Letting Go…Prologue


Cash Fielding stood between his mother and sixteen-year-old sister at the cemetery as the priest spoke words about his father he didn’t hear.

There were sounds all around him, people too, but his eyes were glued to the casket of the man he’d idolized his entire nineteen years.

Roc Fielding was too young to have a heart attack. The big man worked his ass off doing hard labor running the family landscaping business.

The one Cash was now going to have to manage in his father’s place.

He’d always known he’d work alongside his father. It’d been his plan most of his life. He just didn’t think he’d be running the show so young.

Addison was sniffling next to him. He moved his hand to the side to touch hers and she grabbed it and held on. His mother was holding it together just like he was. They’d grieve in private. He was a private person and always had been.

“Would the family like to come up and say a few words?” the priest asked.

Cash looked at his mother. She’d had a few things prepared but was going to keep it short and sweet. 

Madeline Fielding moved to where the priest was and said, “Listen. We all know Roc. We know what he’d want us to do and it’s not to stand here gabbing about him. If I talk too long he’d make some crack about needing a few more holes dug for people standing in this heat.” There were some chuckles around over that and he felt his lips curve slightly. His father was one for bold statements. “Roc was a good man. A great husband and a wonderful father. He’s going to be missed, but he wouldn’t want us to mourn too long so I’m telling you all you better not.”

He lifted his eyes and met his mother’s. She was saying it to him. He knew it. 

His mother said a few more words, then asked if he wanted to talk. He’d been on the fence about it but decided to end the way his father had joked about for years.

“Like my mother I’ll keep this short. Dad told me once when we were at one of these…he said, ‘Don’t give me a long speech or anything. Just throw the dirt on me and get a beer in my honor.’”

There were a lot of grins after that letting him know he’d said the right thing. Many heads nodded too, telling him his father must have made that comment to several before. 

“We’ll be having a gathering at the house if you’d all like to attend,” his mother said.

There were probably close to a hundred people here today. Their house wouldn’t fit them all, but they had a massive barn in the back and his mother paid to have it catered. His father would want that too. A big old party in his honor on the property he’d beautified over the years.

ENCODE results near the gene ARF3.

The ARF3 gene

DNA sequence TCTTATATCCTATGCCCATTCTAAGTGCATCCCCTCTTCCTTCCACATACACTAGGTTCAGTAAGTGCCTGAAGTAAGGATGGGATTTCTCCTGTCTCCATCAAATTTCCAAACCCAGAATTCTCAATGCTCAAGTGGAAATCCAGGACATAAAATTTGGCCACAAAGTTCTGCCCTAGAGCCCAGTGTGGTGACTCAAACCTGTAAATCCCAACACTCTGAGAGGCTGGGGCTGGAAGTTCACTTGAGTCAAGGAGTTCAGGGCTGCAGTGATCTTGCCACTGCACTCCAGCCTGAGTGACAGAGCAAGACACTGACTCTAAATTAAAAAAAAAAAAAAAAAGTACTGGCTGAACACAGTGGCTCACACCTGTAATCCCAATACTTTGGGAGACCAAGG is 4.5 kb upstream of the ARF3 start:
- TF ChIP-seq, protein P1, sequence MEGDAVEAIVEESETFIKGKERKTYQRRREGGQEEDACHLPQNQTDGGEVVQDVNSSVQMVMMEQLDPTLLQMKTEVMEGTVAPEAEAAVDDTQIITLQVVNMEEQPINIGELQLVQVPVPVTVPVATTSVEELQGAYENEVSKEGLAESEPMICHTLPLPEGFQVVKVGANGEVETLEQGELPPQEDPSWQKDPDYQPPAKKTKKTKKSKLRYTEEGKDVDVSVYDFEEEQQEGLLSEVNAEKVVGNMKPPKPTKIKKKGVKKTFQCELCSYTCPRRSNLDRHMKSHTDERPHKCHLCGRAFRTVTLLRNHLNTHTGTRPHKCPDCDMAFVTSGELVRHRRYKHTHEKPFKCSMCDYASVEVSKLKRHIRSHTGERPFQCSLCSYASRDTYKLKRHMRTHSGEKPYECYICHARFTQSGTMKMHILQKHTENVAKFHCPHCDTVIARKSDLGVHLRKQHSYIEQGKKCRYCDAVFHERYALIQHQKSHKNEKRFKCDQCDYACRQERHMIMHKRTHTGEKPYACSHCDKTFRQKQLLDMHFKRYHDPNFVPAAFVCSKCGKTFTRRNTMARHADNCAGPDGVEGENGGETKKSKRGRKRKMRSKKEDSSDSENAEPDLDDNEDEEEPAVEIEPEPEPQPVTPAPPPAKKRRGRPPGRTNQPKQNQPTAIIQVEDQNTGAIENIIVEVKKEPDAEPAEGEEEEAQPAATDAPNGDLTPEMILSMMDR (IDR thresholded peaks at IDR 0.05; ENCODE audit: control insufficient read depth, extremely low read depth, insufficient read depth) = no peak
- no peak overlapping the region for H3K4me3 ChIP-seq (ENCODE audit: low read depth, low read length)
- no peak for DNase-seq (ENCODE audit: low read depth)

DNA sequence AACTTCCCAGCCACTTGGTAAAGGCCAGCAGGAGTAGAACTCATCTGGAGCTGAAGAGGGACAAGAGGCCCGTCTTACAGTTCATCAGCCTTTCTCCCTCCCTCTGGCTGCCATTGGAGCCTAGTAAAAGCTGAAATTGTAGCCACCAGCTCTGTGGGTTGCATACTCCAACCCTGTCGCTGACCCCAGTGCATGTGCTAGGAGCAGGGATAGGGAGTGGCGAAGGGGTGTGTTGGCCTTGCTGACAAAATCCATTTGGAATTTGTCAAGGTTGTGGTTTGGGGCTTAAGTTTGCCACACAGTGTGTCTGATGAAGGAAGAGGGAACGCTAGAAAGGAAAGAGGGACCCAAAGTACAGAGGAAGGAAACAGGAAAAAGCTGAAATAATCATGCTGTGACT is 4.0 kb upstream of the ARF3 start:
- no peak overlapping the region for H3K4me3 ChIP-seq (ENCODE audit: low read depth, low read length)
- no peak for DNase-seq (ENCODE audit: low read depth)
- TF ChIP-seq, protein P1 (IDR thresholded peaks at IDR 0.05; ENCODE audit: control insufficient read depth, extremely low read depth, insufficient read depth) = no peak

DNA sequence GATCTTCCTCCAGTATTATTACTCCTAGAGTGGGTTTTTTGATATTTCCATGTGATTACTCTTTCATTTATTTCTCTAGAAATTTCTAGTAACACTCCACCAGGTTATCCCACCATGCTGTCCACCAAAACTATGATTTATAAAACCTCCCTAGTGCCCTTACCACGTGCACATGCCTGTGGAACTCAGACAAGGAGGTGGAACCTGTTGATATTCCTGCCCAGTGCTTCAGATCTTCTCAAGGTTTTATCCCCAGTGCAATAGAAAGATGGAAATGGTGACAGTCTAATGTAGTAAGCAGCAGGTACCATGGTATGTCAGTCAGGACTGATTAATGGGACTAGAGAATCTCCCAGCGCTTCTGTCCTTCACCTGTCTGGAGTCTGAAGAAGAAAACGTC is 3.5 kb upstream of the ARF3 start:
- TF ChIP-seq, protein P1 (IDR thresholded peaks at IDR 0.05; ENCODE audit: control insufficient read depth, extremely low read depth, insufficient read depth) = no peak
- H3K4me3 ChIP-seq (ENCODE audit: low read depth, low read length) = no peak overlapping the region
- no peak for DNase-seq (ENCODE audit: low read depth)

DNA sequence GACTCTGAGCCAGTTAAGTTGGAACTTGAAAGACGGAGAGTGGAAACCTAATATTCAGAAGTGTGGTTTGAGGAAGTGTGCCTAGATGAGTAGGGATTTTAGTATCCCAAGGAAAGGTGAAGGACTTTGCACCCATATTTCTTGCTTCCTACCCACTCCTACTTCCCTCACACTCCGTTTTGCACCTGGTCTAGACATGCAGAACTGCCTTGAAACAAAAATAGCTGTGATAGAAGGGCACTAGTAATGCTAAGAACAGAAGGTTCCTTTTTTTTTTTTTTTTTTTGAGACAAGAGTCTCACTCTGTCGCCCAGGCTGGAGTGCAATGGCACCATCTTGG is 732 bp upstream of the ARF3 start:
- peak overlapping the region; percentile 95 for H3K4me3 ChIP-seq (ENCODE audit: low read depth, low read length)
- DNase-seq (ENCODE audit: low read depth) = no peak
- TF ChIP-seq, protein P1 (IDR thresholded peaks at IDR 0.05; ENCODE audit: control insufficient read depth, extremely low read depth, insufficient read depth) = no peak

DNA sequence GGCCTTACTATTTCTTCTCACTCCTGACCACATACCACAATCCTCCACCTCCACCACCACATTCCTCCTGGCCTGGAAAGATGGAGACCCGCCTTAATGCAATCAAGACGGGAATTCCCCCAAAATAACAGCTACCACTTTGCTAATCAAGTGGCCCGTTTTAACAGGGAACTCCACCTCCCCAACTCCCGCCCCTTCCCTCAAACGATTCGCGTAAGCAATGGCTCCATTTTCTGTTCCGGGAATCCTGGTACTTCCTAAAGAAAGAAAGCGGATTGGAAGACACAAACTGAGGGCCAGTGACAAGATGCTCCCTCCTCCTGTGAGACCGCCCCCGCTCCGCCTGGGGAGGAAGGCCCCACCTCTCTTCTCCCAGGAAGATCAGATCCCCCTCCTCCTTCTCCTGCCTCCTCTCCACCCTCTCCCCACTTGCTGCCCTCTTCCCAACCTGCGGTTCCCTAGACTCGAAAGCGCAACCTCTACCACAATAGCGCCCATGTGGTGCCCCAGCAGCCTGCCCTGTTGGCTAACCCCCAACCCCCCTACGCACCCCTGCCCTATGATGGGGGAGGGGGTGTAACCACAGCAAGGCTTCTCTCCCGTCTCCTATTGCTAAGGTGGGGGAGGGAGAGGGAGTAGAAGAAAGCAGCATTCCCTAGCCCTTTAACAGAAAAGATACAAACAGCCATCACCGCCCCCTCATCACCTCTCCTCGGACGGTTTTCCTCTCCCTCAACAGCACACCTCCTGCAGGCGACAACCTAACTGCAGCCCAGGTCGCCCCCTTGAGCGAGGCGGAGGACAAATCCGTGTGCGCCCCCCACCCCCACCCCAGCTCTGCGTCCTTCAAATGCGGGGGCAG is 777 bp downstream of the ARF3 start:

An hour later, he was getting a soda when Ryan Butler came up to him. They’d been friends all through school. They had similar personalities too. Both of them not giving a shit about material things and parties but rather being more basic.

“Sorry about your dad,” Ryan said.


Ryan was in college but home for the summer working for Butler Construction. Since Fielding Landscaping’s biggest contract was with Butler Construction, he’d known and been around Ryan and his cousins for years while they all worked summers. But for Cash, he wasn’t going to college. No reason to. He just went right to work.

“If you need to just hang out or something, you know where to find me.”

“I do. I’ll let you know,” he said. 

Ryan was good that way. They’d spent a lot of Friday or Saturday nights chilling at one of their homes in the basement just watching TV or playing video games. Neither talked much and didn’t need to. There had always been a silent understanding.

Throughout the day Michael and Matthew Butler came up to him with condolences but he’d seen them talking to his mother. He wanted to know what was going on but decided to wait until later.

Later came after seven when his mother was cleaning up in the garage. He and Addison were helping. His sister was holding it together as best as she could. His sister and he were like night and day. Her friends were there all hugging her and almost babying her. She needed it and he wasn’t equipped to give it to her.

“Come here, you two,” his mother said. “Have a seat.”

“Are we going to lose the house?” Addison asked, crying.

He felt his heart thump in his chest. He wouldn’t let that happen. He’d find a way to make it all work.

“No,” his mother said. “I wanted to tell you that I’m still running the business from the office like I always did. Matthew and Michael both assured me the contracts were still in place. They’d help me find some men to help with the work if I needed it. Your father did the work of more than one man.”

“I’ll get it covered,” Cash said.

“Cash, you’re nineteen.”

“Dad would want me to step up. I can do it.”

His mother sighed. “He would and he’d be proud of you, but you’re still learning. Other men have been here longer and you can learn from them.”

He didn’t want to hear that but knew he didn’t have much of a choice either. 

“We aren’t losing anything,” he said firmly. “I won’t let it happen.”

His mother walked over and put her hand on his shoulder. “Neither will I. Your father is going to continue to watch over us. We are going to be just fine and you know it.”

He wasn’t so sure of that deep down, but he’d never let his mother know he felt that way. He was the man of the house now and he’d do anything it took to keep them together.

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